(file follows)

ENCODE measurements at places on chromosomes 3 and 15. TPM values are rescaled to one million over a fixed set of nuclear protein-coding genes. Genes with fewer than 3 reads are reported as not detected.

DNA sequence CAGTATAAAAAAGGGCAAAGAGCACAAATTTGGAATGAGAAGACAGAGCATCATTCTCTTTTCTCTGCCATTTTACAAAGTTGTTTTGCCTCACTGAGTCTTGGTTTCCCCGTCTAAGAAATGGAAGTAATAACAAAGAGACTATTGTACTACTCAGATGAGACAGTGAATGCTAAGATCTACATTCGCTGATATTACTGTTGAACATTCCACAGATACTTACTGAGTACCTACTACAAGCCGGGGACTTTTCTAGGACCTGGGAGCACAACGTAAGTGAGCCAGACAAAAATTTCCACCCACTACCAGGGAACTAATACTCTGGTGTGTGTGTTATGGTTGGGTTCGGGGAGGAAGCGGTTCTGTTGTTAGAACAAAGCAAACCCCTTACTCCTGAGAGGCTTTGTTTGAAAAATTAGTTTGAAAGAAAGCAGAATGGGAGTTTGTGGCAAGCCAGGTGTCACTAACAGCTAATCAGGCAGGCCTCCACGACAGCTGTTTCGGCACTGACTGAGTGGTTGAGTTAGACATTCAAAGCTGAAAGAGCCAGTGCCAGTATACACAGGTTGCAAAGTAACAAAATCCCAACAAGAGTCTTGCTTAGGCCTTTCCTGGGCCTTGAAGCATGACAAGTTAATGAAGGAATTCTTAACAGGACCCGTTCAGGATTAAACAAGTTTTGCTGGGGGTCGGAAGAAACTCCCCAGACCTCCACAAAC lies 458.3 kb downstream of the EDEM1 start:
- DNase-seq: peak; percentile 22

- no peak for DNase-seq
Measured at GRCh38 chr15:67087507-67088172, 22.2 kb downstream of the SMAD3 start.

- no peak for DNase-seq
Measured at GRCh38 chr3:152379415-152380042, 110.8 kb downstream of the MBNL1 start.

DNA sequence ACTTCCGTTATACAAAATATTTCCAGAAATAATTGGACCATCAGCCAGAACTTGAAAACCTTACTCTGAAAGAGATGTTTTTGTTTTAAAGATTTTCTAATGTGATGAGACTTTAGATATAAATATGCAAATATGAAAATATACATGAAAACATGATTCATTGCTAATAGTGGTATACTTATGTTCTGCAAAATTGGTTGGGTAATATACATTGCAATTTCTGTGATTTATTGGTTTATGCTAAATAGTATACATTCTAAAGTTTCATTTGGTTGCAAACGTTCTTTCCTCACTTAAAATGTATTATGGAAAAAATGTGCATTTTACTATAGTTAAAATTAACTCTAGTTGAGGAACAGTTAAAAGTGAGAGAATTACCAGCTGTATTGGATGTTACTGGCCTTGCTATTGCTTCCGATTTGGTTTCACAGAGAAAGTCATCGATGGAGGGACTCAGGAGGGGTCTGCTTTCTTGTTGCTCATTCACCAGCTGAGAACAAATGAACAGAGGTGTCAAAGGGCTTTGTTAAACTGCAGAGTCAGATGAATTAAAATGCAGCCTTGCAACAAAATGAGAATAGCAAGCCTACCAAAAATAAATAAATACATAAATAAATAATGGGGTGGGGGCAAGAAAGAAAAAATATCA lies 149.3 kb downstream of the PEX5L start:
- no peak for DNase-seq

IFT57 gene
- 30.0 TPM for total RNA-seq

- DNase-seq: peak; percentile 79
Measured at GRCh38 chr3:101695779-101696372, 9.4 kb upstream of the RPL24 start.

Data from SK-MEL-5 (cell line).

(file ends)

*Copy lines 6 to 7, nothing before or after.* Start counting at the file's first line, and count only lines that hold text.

- no peak for DNase-seq
Measured at GRCh38 chr3:152379415-152380042, 110.8 kb downstream of the MBNL1 start.